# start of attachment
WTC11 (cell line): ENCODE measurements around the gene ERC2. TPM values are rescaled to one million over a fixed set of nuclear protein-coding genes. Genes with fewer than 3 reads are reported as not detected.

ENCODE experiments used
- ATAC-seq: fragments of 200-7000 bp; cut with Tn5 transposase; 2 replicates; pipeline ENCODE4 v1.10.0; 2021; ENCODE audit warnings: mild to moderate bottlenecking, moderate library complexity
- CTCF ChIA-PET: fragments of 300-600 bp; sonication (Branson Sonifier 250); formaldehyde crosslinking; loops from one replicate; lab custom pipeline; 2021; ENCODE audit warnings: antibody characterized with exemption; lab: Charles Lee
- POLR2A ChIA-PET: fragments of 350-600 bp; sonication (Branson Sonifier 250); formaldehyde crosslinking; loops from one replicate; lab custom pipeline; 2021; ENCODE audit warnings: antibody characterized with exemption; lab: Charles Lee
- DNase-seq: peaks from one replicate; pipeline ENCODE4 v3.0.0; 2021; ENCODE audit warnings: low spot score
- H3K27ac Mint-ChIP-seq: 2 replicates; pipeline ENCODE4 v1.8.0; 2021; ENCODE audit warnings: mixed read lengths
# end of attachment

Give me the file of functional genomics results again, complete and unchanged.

WTC11 (cell line): ENCODE measurements around the gene ERC2. TPM values are rescaled to one million over a fixed set of nuclear protein-coding genes. Genes with fewer than 3 reads are reported as not detected.

ENCODE experiments used
- ATAC-seq: fragments of 200-7000 bp; cut with Tn5 transposase; 2 replicates; pipeline ENCODE4 v1.10.0; 2021; ENCODE audit warnings: mild to moderate bottlenecking, moderate library complexity
- CTCF ChIA-PET: fragments of 300-600 bp; sonication (Branson Sonifier 250); formaldehyde crosslinking; loops from one replicate; lab custom pipeline; 2021; ENCODE audit warnings: antibody characterized with exemption; lab: Charles Lee
- POLR2A ChIA-PET: fragments of 350-600 bp; sonication (Branson Sonifier 250); formaldehyde crosslinking; loops from one replicate; lab custom pipeline; 2021; ENCODE audit warnings: antibody characterized with exemption; lab: Charles Lee
- DNase-seq: peaks from one replicate; pipeline ENCODE4 v3.0.0; 2021; ENCODE audit warnings: low spot score
- H3K27ac Mint-ChIP-seq: 2 replicates; pipeline ENCODE4 v1.8.0; 2021; ENCODE audit warnings: mixed read lengths